I don't know how much experience you have with the combination of both of these done in alternation, (I won't add the fasting and getting up at dawn, yet ;-) But really, the experience is much more informative than the bottles of wine. There is a reason the Qur'an (BTW you do have a copy, don't you?) bans alcohol, it turns off the consciousness taps. You want to have them open as much and as long as possible! The desire to escape consciousness is ultimately false lead, a betrayal...blah , blah, blah, Yeah, I know you didn't think you went to Lebanon to learn about religion, in the same way I came to Japan, but one never knows until later why one did anything....

7:23 AM  
Blogger dunno said...

Yup ... I wish I was there right now too. For similar reasons :-) It is difficult being away from people and places you love when times are difficult. May try and make my way in next month - but thought I would try and come down the coast from Latikia. Maybe see you on campus some time. I miss it. I watched Brazil play Italy in the USA world-cup final in some bar in Hamra! A brilliant place for it.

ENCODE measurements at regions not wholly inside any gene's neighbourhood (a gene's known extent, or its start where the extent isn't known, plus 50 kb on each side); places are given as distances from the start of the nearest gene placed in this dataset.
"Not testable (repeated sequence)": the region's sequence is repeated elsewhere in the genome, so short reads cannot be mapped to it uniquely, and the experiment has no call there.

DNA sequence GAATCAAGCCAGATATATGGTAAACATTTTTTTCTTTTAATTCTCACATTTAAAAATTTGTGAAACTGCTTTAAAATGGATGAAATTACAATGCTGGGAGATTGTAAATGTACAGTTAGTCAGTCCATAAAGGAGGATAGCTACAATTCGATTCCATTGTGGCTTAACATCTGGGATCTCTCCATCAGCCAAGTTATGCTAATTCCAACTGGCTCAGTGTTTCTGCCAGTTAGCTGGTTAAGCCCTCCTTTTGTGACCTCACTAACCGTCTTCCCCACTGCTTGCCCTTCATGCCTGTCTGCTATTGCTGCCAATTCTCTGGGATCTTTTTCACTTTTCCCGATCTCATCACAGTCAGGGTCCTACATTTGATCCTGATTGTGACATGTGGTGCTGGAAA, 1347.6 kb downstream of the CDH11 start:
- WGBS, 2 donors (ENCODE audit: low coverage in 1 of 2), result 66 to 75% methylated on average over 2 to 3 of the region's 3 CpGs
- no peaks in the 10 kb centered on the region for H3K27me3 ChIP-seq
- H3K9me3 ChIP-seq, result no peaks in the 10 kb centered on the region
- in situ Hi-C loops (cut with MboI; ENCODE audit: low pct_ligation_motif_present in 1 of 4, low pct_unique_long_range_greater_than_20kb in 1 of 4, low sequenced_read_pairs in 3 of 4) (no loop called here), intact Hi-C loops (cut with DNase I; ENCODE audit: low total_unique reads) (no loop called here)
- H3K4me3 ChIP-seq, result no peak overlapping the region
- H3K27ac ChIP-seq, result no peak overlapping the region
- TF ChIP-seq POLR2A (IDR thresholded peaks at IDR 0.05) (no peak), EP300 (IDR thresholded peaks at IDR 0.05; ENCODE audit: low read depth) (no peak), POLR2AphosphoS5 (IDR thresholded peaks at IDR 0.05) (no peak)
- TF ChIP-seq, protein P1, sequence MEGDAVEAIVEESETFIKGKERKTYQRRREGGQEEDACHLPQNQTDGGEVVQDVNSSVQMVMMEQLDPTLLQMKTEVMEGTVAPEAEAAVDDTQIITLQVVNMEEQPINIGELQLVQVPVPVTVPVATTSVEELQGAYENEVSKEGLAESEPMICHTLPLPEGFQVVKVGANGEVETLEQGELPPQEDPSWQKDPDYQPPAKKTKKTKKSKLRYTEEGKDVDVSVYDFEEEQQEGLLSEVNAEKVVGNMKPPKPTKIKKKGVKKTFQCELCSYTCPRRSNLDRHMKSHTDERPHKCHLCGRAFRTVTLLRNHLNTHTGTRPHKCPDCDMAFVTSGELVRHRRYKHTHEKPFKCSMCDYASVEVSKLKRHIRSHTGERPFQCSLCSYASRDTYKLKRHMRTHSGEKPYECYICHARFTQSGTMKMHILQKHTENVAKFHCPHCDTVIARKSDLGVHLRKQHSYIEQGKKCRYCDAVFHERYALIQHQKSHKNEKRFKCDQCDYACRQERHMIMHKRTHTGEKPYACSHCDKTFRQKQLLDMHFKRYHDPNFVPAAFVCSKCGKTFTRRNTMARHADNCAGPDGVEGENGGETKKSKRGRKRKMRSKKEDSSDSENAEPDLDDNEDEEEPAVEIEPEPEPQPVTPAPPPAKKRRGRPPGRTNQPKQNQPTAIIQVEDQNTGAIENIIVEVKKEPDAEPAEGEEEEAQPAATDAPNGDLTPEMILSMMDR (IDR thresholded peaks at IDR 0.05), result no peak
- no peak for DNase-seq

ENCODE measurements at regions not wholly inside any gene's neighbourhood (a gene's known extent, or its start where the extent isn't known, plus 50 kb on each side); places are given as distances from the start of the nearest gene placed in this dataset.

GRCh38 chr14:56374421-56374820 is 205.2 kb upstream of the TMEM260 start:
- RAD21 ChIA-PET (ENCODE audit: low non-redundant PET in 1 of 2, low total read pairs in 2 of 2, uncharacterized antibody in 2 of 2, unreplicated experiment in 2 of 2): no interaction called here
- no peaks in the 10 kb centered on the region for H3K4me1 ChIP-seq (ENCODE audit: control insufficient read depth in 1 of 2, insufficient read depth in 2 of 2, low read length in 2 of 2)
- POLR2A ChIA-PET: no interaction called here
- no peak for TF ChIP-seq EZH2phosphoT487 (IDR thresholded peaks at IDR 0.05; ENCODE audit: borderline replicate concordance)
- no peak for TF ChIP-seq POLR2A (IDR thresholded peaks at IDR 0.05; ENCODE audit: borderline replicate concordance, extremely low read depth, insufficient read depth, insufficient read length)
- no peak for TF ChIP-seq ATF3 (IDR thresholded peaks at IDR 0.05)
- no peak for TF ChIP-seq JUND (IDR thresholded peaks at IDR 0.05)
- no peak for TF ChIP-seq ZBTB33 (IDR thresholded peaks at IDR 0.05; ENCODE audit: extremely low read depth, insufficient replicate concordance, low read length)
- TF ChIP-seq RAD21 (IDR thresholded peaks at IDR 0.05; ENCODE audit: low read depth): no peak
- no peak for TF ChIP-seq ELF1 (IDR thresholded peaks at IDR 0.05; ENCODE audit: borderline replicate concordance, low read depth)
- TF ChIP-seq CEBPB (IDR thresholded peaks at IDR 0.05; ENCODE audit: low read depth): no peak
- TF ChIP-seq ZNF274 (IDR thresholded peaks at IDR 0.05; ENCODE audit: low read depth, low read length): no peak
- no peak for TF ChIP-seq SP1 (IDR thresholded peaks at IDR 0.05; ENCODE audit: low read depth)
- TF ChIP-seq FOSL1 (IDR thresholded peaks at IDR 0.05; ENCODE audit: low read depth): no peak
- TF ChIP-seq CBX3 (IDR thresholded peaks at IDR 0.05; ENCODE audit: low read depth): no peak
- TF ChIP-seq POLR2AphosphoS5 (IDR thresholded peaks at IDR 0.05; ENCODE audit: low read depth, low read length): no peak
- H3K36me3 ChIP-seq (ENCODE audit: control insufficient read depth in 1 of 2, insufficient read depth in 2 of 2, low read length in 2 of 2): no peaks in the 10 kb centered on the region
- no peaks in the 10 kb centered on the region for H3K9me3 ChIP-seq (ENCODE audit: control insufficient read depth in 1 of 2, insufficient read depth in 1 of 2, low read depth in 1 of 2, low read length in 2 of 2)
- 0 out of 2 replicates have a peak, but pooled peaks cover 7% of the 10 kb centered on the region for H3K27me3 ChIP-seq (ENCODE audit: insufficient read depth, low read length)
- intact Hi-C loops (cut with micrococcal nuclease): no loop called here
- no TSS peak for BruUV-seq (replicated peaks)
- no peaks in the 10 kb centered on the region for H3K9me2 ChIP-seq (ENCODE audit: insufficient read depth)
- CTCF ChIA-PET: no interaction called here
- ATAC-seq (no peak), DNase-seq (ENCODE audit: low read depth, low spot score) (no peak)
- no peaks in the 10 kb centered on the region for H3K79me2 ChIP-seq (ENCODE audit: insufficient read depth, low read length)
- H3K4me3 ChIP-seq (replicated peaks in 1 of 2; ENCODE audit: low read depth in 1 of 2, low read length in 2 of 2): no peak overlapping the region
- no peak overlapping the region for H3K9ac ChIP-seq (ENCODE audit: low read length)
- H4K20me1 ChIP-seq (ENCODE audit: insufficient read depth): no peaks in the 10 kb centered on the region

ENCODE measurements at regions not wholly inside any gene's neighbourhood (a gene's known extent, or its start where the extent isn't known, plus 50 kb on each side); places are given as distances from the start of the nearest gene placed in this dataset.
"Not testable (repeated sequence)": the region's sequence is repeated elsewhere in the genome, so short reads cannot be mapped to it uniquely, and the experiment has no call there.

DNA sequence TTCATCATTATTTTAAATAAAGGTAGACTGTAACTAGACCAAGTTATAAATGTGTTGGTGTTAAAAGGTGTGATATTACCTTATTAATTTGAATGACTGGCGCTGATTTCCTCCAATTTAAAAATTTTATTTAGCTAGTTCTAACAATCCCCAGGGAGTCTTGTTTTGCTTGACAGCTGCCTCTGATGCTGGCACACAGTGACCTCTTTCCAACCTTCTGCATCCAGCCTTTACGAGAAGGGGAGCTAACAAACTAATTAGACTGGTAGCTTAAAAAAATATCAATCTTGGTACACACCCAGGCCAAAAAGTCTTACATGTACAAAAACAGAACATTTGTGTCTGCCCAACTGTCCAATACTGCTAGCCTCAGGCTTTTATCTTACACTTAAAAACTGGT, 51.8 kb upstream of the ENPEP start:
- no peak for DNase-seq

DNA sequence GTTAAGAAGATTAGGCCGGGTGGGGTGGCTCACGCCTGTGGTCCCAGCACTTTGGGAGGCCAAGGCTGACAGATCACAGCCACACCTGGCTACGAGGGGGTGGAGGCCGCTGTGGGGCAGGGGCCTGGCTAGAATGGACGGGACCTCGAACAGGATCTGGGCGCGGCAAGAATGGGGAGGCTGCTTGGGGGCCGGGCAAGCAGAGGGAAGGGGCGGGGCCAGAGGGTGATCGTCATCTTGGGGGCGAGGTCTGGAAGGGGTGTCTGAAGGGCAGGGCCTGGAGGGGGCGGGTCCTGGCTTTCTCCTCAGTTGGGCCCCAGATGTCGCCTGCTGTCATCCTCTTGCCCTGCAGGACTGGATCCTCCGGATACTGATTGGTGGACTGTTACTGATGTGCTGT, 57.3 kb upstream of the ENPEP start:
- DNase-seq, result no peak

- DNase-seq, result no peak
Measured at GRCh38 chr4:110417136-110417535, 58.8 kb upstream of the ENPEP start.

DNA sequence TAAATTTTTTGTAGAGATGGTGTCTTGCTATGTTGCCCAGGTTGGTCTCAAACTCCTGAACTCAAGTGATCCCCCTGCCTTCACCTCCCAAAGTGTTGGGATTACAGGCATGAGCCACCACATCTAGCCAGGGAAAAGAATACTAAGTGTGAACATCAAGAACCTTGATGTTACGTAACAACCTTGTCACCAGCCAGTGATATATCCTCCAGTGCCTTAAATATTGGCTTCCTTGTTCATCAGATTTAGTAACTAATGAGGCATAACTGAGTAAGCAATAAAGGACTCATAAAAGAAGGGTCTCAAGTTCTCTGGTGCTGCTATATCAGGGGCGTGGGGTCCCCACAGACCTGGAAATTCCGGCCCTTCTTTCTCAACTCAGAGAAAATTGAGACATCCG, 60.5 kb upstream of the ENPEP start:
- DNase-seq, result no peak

Take care ...

7:47 AM  
Blogger dunno said...

Yup ... I wish I was there right now too. For similar reasons :-) It is difficult being away from people and places you love when times are difficult. May try and make my way in next month - but thought I would try and come down the coast from Latikia. Maybe see you on campus some time. I miss it. I watched Brazil play Italy in the USA world-cup final in some bar in Hamra! A brilliant place for it.

Take care ...

7:50 AM  
Blogger AM said...


Nice reading your blog and thank you for relaying a very good idea to those of us away from home what our parents would most probably going through.